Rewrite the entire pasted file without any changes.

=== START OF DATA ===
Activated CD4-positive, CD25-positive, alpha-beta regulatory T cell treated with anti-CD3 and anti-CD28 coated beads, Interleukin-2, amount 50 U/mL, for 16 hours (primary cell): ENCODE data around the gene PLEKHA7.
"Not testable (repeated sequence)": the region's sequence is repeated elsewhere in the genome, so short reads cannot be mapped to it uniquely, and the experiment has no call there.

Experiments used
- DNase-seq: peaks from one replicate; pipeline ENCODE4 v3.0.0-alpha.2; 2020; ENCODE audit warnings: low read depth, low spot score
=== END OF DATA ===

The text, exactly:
Activated CD4-positive, CD25-positive, alpha-beta regulatory T cell treated with anti-CD3 and anti-CD28 coated beads, Interleukin-2, amount 50 U/mL, for 16 hours (primary cell): ENCODE data around the gene PLEKHA7.
"Not testable (repeated sequence)": the region's sequence is repeated elsewhere in the genome, so short reads cannot be mapped to it uniquely, and the experiment has no call there.

Experiments used
- DNase-seq: peaks from one replicate; pipeline ENCODE4 v3.0.0-alpha.2; 2020; ENCODE audit warnings: low read depth, low spot score